The Knife Slipped

Image of The Knife Slipped (Hard Case Crime)
Release Date: 
December 5, 2016
Publisher/Imprint: 
Hard Case Crime
Pages: 
240
Reviewed by: 

The Knife Slipped is a gift to aficionados of the Cool and Lam series . . .”

There’s something romantic about vintage paperback crime novels, from their bold cover art to their larger-than-life characters, gritty urban settings, and action-packed storylines. Hard Case Crime, an imprint created by Charles Ardai and Max Phillips, has tapped into this nostalgic sentiment with a series of reprints that brings a selection of these novels back to life in new, fresh-looking editions. Now, with the publication of The Knife Slipped they’ve taken it a step further by publishing for the first time a lost manuscript in a series of detective novels written under the pseudonym A. A. Fair by Erle Stanley Garner, creator of the famous Perry Mason.

As the story goes, Garner followed up the publication of his first Cool and Lam mystery, The Bigger They Come (William Morrow, 1939), with a manuscript that was rejected by his publisher in large part because Bertha Cool, owner of B. Cool Investigations, was portrayed by Garner as too brassy, foul-mouthed, and aggressive: “She was big, and she jiggled, but she was hard as nails, physically and mentally. She flowed across that office with the rippling, effortless progress of a cylinder of jelly sliding off a tilted plate.”

Rebuffed, Garner threw the manuscript into a drawer and immediately dashed off another, which his publisher accepted. Turn on the Heat (1940) became the second installment in a series that ran to 29 novels altogether, but thanks to Hard Case Crime, which tracked down the forgotten manuscript sitting in a box of Garner's papers, fans now know that there were actually 30—and for the first time they have a chance to turn back the clock for a rare look at Garner’s early thinking as the series and its characters took shape in his imagination.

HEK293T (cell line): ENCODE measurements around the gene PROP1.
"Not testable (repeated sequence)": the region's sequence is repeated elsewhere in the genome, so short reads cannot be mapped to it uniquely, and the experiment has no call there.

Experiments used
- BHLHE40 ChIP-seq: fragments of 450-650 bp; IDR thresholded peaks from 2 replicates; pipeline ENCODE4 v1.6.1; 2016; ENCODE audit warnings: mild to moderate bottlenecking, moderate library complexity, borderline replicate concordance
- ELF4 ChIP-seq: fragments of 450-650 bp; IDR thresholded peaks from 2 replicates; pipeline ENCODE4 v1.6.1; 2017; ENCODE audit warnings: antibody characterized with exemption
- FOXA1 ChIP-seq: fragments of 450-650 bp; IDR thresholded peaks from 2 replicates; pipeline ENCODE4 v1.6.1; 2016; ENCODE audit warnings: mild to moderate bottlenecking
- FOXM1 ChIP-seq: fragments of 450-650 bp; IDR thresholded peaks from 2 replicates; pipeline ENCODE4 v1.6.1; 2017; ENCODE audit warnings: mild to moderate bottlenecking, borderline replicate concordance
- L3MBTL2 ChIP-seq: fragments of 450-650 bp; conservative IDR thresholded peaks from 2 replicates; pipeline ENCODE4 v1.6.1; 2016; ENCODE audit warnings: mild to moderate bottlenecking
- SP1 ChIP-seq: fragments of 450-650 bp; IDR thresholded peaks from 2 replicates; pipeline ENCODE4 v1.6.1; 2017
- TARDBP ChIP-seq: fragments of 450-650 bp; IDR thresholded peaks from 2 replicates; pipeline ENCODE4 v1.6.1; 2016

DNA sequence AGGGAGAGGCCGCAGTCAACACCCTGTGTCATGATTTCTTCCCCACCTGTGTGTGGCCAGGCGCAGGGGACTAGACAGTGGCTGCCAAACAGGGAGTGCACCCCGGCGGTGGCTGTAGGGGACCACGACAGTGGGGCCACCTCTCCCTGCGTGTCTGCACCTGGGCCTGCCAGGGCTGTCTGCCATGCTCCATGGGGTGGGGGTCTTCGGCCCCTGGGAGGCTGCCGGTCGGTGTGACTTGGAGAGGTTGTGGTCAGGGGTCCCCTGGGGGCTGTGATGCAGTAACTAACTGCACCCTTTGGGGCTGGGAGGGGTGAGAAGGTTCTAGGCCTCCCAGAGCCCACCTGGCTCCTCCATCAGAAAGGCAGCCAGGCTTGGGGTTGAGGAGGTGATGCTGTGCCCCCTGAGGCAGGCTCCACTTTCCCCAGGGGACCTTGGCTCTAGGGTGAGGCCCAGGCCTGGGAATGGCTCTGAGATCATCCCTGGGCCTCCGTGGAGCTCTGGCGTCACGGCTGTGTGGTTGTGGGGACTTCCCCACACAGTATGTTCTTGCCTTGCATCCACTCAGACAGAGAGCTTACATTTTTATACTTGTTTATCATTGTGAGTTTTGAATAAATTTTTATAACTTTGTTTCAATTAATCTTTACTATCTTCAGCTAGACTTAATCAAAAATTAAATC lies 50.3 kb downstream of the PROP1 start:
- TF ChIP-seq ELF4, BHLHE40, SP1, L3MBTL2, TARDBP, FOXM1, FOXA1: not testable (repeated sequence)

In The Knife Slipped, Cool operative Donald Lam investigates Eben Atterby, an adulterous crook who uses multiple aliases to sell inside information to civil servants, including police department personnel, in advance of their examinations for promotion.

As fans of the series have come to expect, Donald takes a few brutal beatings, falls for the primary female suspect in the murder investigation that emerges from the case, and dodges the police as they focus on him as a suspect. Doggedly, Donald perseveres through constant adversity to figure out exactly why a certain pair of trousers actually points to the real killer after all.

In an Afterword entitled “Fry Me For An Oyster: The Apprenticeship of Donald Lam,” Russell Atwood reflects on the development of Donald as a main character and points out what is almost immediately evident to aficionados of the series: that our beloved brainy little shrimp is much different in The Knife Slipped than in subsequent novels.

Here we follow a novice detective who makes mistakes, blows surveillance assignments, needs Bertha’s help to figure out what’s going on, and loses control of his investigation by falling for the lovely Ruth Marr. Furthermore, Bertha Cool is much more in charge of things, and much more generous in her dealings with Donald than the strident, tight-fisted quibbler of later novels who’s stingy with expense money, focuses only on how much she can squeeze from clients, and relies heavily on Donald to solve the mystery for her.

The Knife Slipped serves as a bridge between the first novel and the rest of the series. After all, Donald was not born a detective but was made into one, and in this lost novel fans have a rare opportunity to consider how he evolved from a disgraced, disbarred lawyer to the calm, confident investigator we now know and love.

As for Bertha and the inconsistencies in her character from this novel to the rest, perhaps it’s best just to give Garner a mulligan on this one. Frankly, the less-capable Bertha of the rest of the series is much more loveable than this version, and a much better foil to Donald’s cool competence.

Finally, a word of thanks is due to the team at Hard Case Crime for producing yet another jewel in their impressive crown. The cover art could not have come from anyone other than Robert McGinnis, whose work graced so many of those vintage paperbacks back then and who is still producing at the age of 90. The book design overall is clean and accessible, and the inclusion of Atwood’s Afterword is an acknowledgment that the publication of The Knife Slipped is a gift to aficionados of the Cool and Lam series that deserves explanation and—yes—celebration.